Elytra. Elytral apices truncate, striae shallowly impressed and punctulate throughout length; intervals flat; a noticeable contrast of punctures extended interval lengths; scattered arrangements of one to two rows on intervals 3, 5 and 7 and scattered arrangements of two to four rows in intervals 2, 4, 6 and 8. Most specimens with a single row of punctures on 3, 5 and 7 and three rows on 2, 4, 6 and 8; epipleuron with setigerous punctures from base to constriction, in a few specimens beyond to apex.
Hind wings. Macropterous.
Legs. Male tarsi with adhesive vestiture ventrally, two rows of squamo- setae on tarsomeres 1–4 of foreleg and 1–3 of middle leg.
Male genitalia. (Fig. 6A) Length 1.88 – 2.00 mm. Endophallus with endophallic plate (ep) almost flat and apical endophallic lobe (ael) enlarged.
Female genitalia. Gonocoxite 2 (gc2) (Fig. 6B) distinctly, obliquely truncate.
Habitat, habits and seasonal occurrence
The known elevational range of Cymindis complanata extends from sea level to 135 m on the eastern slopes of the Appalachian Mountains. All specimens that I have collected (13 in total) were taken from slash pine (Pinus elliotii Engelm.) though it has also been recorded from under bark of live loblolly pine (Pinus taeda L.). These species of pine are very similar to each other, sharing both reddish-brown bark coloration and an abundance of flaky bark to rest under. As well, they are common within the known range of Cymindis complanata. Adults are crepuscular or nocturnal with most activity being observed on tree trunks. Most specimens have been collected in March and April. Methods of collecting include u.v. light, sugaring baits painted on tree trunks, and hand collecting at night.
The range of this species (Fig. 7) extends in the eastern United States east of the Appalachian Mountains from Maryland south to southern Florida, and westward on the Gulf Coast to western Alabama.
Cymindis complanata is sympatric in its entire range with Cymindis limbata (Fig. 7), sympatric in the northern portion of its range with Cymindis platicollis platicollis and in the southern portion of its range with Cymindis platicollis atripennis.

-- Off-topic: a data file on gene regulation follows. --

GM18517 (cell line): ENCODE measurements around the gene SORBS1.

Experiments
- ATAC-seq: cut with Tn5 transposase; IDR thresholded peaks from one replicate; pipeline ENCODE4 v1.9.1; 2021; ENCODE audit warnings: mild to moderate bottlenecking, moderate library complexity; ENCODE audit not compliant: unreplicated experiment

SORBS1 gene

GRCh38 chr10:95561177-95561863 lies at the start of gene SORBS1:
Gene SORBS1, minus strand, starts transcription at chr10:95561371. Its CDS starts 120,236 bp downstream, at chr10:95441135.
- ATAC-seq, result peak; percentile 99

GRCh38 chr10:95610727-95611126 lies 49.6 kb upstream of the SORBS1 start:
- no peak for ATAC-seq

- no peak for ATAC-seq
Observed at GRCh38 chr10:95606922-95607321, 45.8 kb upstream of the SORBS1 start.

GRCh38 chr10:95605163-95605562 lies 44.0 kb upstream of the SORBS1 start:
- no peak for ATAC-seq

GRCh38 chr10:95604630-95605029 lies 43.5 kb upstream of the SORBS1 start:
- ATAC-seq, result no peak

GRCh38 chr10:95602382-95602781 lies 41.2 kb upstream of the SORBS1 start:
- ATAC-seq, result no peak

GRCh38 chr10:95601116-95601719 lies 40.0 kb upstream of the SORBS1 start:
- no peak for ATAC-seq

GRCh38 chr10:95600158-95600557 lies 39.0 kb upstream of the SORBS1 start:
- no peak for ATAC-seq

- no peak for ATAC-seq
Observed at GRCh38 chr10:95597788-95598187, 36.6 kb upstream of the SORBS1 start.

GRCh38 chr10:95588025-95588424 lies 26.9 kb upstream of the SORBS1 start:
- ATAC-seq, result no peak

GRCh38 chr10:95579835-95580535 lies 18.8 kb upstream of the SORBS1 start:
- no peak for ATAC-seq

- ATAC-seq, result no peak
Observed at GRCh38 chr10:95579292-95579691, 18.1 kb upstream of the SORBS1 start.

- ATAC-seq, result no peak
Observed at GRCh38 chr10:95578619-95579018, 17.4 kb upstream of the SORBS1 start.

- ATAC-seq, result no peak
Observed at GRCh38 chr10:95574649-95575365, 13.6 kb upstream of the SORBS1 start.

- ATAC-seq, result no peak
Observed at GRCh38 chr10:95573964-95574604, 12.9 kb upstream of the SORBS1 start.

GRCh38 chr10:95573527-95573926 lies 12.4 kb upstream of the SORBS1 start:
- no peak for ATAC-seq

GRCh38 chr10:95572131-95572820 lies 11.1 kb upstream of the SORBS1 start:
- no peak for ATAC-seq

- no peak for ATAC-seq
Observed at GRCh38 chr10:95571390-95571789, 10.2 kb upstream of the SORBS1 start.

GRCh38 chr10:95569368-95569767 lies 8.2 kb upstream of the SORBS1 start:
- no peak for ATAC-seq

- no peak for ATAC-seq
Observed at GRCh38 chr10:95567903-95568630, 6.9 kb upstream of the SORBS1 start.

I have examined 42 specimens of Cymindis complanata: 23 males and 19 females. For details see University of Alberta Strickland Virtual Entomology Museum Database (University of Alberta 2009).
- Hunting, W; 2013: A taxonomic revision of the Cymindis (Pinacodera) limbata species group (Coleoptera, Carabidae, Lebiini), including description of a new species from Florida, U.S.A. ZooKeys, 259: 1-73. doi
- Dejean P (1826) Spécies general des coléoptères de la collection de M. le comte Dejean, vol. 2, Paris, 501.
- Lindroth C (1969) The ground beetles (Carabidae excl. Cicindelinae) of Canada and Alaska. Part 6. Opuscula Entomologica, Supplementum 35: 945-1192.
- LeConte J (1848) A descriptive catalogue of the geodephagous Coleoptera inhabiting the United States east of the Rocky Mountains. Annals of the Lyceum of Natural History of New York 4: 173-474. doi: 10.1111/j.1749-6632.1848.tb00277.x
- Newman E (1840) Entomological notes. Entomologist No. 2, 17–32.
- Schaum H (1856–1860) (1857). Naturgesichte der Insecten Deutschlands. Erste Abtheilung. Coleoptera Erste Band. Nicolaische Verlagsbuchhandlung, Berlin, 791 pp.
- Chaudoir M (1875) Genres aberrants du groupe des cymindides. Bulletin de la Société Impériale des Naturalistes de Moscou vol. 49, pt. 2, pp. 1–61
- Casey T (1920) Random studies among the American Caraboidea. In: Casey TL, Memoirs on the Coleoptera, Vol IX. New Era Publishing Company, Lancaster, Pennsylvania, 133–299.
- Lindroth C (1955) The carabid beetles of Newfoundland including the French islands St. Pierre and Miquelon. Opuscula Entomologica Supplementum 11: 1-160.
- Ciegler J (2000) Ground beetles and wrinkled bark beetles of South Carolina (Coleoptera: Geadephaga: Carabidae and Rhysodidae). South Carolina Agriculture and Forestry Research System, Clemson University, 149.
- University of Alberta (2009) E. H. Strickland Virtual Entomology museum Database. Retrieved August 25, 2009, Web site: http://www.entomology.museums.ualberta.ca/